The scheme is being introduced on a phased basis and is offered in addition to provision already in place for the student.

Find out more about how to qualify for the ISL Scheme.

Visiting Teacher Service

The Visiting Teacher Service provides a teaching and support service to parents of deaf or hard-of-hearing children and children with visual impairment.

Other supports

Speech and language disorder

Special classes for pupils with specific speech and language disorder are attached to mainstream primary schools. Pupils who meet specific criteria may be eligible for such classes. The Department sets out the criteria for Enrolment in Special Classes for Pupils with Specific Speech and Language Disorder (Word doc).

Schools may apply to the Special Educational Needs Organiser to establish these classes. Schools must have at least 5 eligible pupils to retain a class. A full-time teacher is assigned to each special class with a pupil to teacher ratio of 7:1. Eligible pupils may spend up to 2 years in a special class. An enhanced capitation grant is paid for each pupil enrolled in these classes.

The Health Service Executive funds the speech and language therapy services for the children attending these classes.

If a school has such a class and there are places to spare, these places may be offered to a maximum of 2 pupils who do not meet the eligibility criteria but who could benefit from enrolment in the class. The offer of a place must be supported by the recommendation of a speech and language therapist and/or a psychologist.

In general, a child who is eligible for placement in a special class is also eligible for free transport to their nearest class.

Pupils who meet the criteria for classes may also qualify for additional teaching support (even if there is a special class available). You may apply for this support to the Special Educational Needs Organiser - see 'How to apply' below.

Pupils with mild speech and language difficulties may qualify for teaching support from the school’s general allocation of teaching resources as outlined above.


Children on the autistic spectrum may avail of special needs education in the same way as other children with special needs. There are also specific provisions for them.

There are a number of special classes for children with autism, which are attached to special and mainstream schools, as well as several special classes for children with Asperger’s Syndrome. There are early intervention classes (attached to some primary schools) for children of pre-school age who are on the autistic spectrum.

The Home Tuition Scheme funds home programmes for pre-school children on the autistic spectrum who need early educational intervention. The grant aid is for 10 hours' home tuition a week for children aged 2½ to 3 and 20 hours a week for children aged 3. The funding is not provided if there is a place in school or early education available to the child.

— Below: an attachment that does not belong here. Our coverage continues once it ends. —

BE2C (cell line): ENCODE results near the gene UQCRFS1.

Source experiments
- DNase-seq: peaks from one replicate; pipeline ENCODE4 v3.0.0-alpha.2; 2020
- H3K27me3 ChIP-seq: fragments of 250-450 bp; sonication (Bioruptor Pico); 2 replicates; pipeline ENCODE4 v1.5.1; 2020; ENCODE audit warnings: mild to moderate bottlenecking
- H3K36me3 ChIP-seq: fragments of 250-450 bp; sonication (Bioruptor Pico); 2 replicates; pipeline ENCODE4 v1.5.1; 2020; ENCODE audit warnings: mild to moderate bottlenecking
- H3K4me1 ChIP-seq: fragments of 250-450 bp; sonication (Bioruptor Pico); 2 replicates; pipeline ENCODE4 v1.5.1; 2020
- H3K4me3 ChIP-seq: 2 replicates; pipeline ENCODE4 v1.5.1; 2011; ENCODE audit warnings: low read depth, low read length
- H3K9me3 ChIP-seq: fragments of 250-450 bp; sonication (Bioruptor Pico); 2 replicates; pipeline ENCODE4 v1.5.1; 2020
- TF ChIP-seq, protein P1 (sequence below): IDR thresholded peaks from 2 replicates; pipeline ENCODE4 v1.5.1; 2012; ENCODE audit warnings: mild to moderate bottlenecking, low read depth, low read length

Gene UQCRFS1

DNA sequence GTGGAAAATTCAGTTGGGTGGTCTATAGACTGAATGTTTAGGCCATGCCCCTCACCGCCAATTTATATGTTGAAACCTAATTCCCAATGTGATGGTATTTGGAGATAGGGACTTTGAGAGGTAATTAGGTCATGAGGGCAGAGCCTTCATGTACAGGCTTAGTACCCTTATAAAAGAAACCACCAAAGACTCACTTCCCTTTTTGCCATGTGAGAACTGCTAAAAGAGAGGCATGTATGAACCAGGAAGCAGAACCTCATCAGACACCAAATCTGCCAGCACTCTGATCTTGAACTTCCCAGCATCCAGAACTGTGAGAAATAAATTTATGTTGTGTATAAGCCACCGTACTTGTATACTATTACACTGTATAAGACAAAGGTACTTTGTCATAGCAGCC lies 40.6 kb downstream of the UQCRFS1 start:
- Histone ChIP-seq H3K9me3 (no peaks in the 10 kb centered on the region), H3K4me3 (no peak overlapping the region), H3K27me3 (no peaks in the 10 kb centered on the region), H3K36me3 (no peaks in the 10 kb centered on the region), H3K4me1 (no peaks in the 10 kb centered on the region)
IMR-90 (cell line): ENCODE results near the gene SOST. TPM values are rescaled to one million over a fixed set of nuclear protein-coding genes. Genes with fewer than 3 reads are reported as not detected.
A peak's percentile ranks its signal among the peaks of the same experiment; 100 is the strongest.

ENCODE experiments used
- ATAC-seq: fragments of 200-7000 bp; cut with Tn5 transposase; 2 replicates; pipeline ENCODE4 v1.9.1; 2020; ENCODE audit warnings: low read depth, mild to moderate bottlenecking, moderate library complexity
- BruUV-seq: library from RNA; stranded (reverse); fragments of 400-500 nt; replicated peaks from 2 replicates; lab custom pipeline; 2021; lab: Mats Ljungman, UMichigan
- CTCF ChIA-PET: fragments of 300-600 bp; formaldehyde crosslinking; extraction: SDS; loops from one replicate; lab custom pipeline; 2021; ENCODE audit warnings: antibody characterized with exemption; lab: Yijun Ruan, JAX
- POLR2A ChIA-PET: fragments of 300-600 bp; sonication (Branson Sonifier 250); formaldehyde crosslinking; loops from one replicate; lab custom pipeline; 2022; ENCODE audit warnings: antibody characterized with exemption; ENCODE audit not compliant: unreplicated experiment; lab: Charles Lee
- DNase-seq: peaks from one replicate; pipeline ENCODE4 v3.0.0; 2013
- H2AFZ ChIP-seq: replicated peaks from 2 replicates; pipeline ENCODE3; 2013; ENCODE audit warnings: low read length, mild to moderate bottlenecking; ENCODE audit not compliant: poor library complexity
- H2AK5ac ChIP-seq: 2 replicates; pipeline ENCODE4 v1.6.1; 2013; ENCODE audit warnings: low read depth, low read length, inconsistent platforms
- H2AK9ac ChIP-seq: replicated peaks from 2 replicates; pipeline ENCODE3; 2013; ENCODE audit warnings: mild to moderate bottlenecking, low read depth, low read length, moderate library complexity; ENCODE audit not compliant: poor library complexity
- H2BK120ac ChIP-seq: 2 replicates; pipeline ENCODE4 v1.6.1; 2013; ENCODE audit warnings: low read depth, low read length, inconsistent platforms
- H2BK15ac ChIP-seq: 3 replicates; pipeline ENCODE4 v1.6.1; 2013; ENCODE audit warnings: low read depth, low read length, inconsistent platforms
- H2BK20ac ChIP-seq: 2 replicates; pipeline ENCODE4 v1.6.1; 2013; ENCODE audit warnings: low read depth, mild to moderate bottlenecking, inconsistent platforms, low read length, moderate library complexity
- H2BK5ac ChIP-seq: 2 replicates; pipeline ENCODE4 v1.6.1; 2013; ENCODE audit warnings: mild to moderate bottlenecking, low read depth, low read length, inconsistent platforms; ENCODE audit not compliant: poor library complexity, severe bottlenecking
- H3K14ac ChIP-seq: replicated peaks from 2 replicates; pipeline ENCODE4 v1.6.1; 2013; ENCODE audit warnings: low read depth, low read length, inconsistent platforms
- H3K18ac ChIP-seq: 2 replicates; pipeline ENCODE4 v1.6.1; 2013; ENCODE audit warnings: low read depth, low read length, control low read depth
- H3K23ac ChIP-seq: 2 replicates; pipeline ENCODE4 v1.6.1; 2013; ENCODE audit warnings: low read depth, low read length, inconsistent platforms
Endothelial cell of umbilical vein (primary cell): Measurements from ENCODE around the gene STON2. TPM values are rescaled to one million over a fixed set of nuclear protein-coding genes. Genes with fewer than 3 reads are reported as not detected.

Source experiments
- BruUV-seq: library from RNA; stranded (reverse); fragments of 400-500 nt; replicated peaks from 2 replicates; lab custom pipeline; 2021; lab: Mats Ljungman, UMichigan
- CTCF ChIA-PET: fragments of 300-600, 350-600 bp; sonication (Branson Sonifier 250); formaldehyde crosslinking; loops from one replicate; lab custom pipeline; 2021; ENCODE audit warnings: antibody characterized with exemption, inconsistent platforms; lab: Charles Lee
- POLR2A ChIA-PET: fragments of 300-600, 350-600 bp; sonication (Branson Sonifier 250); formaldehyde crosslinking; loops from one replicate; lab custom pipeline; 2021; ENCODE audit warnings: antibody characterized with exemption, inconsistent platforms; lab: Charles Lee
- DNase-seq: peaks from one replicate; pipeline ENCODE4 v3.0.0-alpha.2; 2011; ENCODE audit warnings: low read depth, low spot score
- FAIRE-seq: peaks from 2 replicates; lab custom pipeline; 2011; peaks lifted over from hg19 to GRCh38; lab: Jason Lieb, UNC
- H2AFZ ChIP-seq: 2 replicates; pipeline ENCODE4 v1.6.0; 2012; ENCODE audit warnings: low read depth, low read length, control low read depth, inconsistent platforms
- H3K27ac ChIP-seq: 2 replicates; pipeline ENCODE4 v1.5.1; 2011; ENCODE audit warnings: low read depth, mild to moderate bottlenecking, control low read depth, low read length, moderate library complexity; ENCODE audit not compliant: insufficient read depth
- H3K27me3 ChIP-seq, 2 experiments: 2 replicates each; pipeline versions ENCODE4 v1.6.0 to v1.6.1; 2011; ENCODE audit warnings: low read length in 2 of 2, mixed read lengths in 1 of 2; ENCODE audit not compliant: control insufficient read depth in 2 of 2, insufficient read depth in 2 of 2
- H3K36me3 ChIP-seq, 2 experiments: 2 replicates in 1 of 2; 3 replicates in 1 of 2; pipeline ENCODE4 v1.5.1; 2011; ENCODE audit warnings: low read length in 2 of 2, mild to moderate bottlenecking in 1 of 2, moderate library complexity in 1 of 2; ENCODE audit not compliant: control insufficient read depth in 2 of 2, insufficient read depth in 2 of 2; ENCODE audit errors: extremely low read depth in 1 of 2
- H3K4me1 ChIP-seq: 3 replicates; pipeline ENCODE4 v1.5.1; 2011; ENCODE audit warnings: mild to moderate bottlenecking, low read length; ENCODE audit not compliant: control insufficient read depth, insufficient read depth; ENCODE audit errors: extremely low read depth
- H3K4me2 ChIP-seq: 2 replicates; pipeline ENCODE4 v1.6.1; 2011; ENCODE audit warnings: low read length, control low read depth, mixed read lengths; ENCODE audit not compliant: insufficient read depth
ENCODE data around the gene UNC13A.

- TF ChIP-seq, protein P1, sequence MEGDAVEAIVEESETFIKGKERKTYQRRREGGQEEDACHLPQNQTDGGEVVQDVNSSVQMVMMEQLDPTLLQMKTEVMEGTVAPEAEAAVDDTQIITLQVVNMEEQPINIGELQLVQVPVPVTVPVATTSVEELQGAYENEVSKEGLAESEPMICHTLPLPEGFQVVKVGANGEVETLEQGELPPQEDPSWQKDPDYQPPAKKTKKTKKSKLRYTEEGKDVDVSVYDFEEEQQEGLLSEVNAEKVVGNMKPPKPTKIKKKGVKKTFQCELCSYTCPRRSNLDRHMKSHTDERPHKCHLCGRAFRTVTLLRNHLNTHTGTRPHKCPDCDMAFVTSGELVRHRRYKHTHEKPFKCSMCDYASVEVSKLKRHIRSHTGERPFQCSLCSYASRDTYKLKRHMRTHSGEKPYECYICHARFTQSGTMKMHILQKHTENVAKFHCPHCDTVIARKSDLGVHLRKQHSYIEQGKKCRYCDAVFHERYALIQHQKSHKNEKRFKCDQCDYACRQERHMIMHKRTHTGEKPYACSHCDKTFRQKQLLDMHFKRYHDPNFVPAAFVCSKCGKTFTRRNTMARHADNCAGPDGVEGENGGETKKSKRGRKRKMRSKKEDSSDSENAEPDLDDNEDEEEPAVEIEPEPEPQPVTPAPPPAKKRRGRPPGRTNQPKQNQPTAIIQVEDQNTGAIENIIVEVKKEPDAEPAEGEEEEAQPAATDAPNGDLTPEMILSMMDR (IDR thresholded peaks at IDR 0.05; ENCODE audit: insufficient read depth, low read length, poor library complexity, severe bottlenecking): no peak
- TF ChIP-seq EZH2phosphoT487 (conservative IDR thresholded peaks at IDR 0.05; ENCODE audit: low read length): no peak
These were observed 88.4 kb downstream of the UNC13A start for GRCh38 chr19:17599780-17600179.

There are also a number of stand-alone facilities providing an applied behavioural analysis (ABA) specific methodology.


There are 4 special reading schools. There are also special classes attached to some mainstream primary schools which support the needs of children with dyslexia. They have a reduced pupil/teacher ratio of 9:1 and an increased level of capitation grant.

Hearing impairment

There are 3 schools for students with hearing impairment. There are also special classes attached to some mainstream schools. The special classes have a pupil to teacher ratio of 7:1. Schools can access enhanced funding and grant aid towards special equipment.

There is a weekly home tuition Irish Sign Language Support Scheme for deaf pre-school children and deaf school going pupils to provide training in Irish Sign Language (ISL) for these children, their siblings and parents.

Nursing supports to attend school

The HSE and the NCSE are running a new pilot scheme putting nursing supports in place for children with complex healthcare needs to attend school. You can find more about applying for the pilot scheme.

Assessment of education needs

The Disability Act 2005 provides for an Assessment of Need to identify your child's health needs and what health services are needed to meet these needs. It is an assessment carried out by the HSE for children or young people with a disability.

Since 2021, the National Council for Special Education (NCSE) must nominate a person to carry out an assessment of education needs on behalf of the HSE when an Assessment of Need is in process. Find out more about the Assessment of Need for children or young people with a disability.

More information

If your child has special educational needs, you should talk to the school principal about the type of education that would suit your child's needs. You can also discuss with your local Special Educational Needs Organiser what learning supports or additional resources may be available.

Schools should apply to the National Council for Special Education (NCSE) which administers and processes applications for special educational resources using its network of Special Educational Needs Organisers.

Application forms for special educational resources and a list of Special Educational Needs Organisers are available on the NCSE website.

Application forms for the Home Tuition Scheme are on the website of the Department of Education.

You apply for the home-based Summer Programme through your child's school.

You can get information about applying for the pilot nursing supports to attend school scheme.

National Council for Special Education

1-2 Mill Street

Tel: (046) 948 6400
Fax: (046) 948 6404
Page edited: 6 June 2024